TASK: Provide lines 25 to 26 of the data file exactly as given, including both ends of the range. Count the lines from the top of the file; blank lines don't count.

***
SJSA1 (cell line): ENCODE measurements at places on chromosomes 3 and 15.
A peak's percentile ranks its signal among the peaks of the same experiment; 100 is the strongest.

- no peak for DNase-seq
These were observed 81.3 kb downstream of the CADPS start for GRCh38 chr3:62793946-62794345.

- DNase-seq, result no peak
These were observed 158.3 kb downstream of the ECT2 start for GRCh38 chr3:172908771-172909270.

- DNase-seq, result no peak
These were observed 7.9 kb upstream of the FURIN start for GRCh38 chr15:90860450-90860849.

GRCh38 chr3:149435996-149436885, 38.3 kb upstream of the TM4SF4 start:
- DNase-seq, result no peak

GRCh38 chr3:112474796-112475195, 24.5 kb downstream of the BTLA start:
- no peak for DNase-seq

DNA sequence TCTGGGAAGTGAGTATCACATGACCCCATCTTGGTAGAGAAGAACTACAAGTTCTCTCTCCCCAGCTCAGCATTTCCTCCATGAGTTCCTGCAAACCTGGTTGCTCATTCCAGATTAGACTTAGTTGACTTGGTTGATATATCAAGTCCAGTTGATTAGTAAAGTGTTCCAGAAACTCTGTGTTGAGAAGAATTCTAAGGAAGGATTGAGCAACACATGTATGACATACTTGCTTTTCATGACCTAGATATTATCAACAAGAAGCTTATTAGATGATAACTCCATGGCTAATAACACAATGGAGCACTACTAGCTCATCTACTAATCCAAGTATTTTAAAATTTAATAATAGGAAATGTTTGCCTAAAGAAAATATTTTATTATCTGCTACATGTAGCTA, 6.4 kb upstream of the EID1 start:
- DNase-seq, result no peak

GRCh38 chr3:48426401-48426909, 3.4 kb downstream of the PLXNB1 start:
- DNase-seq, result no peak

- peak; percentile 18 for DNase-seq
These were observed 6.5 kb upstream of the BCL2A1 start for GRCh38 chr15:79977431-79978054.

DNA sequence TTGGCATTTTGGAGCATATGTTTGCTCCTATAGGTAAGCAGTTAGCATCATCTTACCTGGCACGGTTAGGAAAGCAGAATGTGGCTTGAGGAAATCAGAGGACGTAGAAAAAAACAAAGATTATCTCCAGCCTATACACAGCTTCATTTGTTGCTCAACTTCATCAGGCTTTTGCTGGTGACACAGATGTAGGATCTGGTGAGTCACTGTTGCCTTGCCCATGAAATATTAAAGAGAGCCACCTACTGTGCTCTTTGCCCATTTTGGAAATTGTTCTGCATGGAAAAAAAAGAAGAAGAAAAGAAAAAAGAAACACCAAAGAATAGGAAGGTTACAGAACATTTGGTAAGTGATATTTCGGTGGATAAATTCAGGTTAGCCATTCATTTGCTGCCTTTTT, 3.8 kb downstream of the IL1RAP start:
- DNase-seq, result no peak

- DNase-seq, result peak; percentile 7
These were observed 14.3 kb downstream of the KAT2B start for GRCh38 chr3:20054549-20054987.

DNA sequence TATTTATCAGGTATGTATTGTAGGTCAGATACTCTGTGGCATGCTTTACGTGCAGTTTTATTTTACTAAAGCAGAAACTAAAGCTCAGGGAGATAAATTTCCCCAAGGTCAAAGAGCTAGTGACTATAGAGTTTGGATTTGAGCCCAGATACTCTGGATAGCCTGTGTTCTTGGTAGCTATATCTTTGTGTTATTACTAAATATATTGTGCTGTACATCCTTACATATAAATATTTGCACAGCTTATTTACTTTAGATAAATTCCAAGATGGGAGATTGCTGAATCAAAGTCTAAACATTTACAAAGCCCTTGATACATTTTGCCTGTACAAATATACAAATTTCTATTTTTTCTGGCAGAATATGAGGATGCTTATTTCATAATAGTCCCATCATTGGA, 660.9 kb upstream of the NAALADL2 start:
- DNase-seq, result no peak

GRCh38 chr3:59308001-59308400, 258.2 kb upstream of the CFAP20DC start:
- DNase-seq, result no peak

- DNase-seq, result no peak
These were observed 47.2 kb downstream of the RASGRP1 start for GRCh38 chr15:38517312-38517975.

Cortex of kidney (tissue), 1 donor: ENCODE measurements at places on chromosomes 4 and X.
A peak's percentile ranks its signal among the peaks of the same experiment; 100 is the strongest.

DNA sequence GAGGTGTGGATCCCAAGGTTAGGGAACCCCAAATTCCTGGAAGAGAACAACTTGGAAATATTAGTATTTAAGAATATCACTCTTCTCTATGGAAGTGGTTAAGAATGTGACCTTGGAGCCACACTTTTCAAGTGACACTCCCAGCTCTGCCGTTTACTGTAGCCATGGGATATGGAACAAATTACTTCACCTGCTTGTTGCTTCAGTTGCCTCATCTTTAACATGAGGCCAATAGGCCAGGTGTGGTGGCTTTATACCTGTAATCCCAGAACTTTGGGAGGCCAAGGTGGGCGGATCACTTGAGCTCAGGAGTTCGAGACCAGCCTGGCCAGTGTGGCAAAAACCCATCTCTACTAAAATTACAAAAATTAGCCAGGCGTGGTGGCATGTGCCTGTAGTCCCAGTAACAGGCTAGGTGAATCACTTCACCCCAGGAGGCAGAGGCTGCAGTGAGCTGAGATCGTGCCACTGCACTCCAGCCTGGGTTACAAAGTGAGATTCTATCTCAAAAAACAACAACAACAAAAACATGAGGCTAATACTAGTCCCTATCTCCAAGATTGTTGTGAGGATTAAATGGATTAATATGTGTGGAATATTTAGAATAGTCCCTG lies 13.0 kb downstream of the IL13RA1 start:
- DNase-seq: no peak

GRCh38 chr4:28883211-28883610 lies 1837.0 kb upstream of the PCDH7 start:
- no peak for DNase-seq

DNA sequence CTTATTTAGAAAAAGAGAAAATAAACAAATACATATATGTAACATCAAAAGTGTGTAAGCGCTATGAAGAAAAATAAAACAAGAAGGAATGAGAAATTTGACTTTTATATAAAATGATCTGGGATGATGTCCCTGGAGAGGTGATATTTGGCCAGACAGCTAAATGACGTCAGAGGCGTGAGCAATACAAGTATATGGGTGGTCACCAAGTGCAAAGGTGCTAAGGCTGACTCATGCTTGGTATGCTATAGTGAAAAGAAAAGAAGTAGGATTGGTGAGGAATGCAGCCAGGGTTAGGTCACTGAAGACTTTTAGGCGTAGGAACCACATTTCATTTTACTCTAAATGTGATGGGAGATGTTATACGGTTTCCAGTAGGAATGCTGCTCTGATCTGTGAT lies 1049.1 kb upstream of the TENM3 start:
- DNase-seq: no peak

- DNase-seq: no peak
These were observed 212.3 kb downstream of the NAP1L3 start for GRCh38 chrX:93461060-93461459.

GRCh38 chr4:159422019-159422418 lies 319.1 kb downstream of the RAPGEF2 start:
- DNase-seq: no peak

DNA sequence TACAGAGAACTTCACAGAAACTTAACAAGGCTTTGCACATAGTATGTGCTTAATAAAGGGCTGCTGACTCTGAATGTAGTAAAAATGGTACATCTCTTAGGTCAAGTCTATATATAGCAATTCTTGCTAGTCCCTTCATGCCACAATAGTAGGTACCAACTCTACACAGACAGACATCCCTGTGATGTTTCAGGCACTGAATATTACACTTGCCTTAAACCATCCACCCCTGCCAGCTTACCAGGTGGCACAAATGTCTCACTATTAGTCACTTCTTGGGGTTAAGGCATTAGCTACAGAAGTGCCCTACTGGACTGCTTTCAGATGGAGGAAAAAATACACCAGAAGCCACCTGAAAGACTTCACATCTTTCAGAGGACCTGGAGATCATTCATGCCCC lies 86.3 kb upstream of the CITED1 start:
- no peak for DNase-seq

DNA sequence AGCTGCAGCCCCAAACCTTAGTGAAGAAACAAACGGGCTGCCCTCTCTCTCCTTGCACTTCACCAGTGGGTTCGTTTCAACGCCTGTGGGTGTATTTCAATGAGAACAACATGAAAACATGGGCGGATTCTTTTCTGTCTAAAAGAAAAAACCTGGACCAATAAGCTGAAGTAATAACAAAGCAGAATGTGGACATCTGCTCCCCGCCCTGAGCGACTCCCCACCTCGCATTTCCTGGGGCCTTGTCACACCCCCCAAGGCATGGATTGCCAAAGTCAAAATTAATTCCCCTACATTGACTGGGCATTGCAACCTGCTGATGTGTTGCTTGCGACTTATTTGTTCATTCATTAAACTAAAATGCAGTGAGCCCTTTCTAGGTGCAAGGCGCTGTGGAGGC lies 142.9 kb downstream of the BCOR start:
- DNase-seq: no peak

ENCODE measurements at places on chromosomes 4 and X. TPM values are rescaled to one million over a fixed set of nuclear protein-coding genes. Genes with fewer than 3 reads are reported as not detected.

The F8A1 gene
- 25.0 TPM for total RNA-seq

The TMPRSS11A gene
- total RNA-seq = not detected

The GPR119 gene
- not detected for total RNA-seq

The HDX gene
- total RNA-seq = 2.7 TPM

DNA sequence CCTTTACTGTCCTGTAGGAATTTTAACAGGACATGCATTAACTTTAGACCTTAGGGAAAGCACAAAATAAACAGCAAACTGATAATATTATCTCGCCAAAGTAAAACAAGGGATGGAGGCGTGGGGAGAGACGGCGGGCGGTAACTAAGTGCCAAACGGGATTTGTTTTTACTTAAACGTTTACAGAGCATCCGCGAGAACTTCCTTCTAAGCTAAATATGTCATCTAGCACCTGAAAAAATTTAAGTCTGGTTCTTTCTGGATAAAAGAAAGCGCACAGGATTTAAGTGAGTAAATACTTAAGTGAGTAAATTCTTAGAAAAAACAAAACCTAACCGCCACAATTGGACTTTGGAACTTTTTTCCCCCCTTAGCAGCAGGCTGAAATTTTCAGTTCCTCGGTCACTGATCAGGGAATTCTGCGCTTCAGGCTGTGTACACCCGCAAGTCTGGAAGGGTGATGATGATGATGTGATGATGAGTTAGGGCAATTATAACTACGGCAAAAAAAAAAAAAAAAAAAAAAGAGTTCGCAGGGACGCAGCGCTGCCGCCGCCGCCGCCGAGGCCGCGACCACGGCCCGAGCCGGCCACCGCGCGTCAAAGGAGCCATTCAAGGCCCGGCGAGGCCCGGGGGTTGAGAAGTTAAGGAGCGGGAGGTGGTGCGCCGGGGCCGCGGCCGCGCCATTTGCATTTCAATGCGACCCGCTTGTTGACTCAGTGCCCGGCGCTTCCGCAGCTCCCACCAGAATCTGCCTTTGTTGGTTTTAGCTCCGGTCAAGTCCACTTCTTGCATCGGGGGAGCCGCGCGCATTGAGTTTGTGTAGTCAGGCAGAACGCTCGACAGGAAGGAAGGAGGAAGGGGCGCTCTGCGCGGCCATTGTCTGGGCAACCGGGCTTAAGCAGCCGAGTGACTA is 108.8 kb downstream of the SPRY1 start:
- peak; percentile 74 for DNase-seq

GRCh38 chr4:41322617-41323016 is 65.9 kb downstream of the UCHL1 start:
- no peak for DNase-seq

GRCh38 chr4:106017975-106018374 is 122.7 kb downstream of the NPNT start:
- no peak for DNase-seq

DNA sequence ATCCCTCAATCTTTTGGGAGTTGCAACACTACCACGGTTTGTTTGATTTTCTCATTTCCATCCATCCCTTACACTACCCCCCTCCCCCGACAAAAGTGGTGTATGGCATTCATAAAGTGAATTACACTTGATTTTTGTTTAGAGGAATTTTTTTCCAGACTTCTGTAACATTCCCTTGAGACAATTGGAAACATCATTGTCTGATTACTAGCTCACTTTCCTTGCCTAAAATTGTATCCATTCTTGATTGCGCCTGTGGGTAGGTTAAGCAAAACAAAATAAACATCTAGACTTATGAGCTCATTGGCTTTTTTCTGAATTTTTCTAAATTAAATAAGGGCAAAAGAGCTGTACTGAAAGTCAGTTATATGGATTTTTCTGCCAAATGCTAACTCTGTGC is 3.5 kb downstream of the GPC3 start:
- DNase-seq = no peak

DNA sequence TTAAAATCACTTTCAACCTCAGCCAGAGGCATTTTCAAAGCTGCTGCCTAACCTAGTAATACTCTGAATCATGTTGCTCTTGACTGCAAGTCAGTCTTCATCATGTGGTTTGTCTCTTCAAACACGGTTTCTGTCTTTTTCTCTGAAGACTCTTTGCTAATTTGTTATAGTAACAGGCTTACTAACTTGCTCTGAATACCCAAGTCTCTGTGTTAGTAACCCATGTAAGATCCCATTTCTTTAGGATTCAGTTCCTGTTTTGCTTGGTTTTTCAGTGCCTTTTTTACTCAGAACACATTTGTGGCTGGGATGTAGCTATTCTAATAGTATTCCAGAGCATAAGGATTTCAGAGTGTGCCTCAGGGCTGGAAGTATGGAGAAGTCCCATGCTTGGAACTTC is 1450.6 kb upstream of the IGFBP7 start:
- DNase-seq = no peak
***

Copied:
GRCh38 chr3:59308001-59308400, 258.2 kb upstream of the CFAP20DC start:
- DNase-seq, result no peak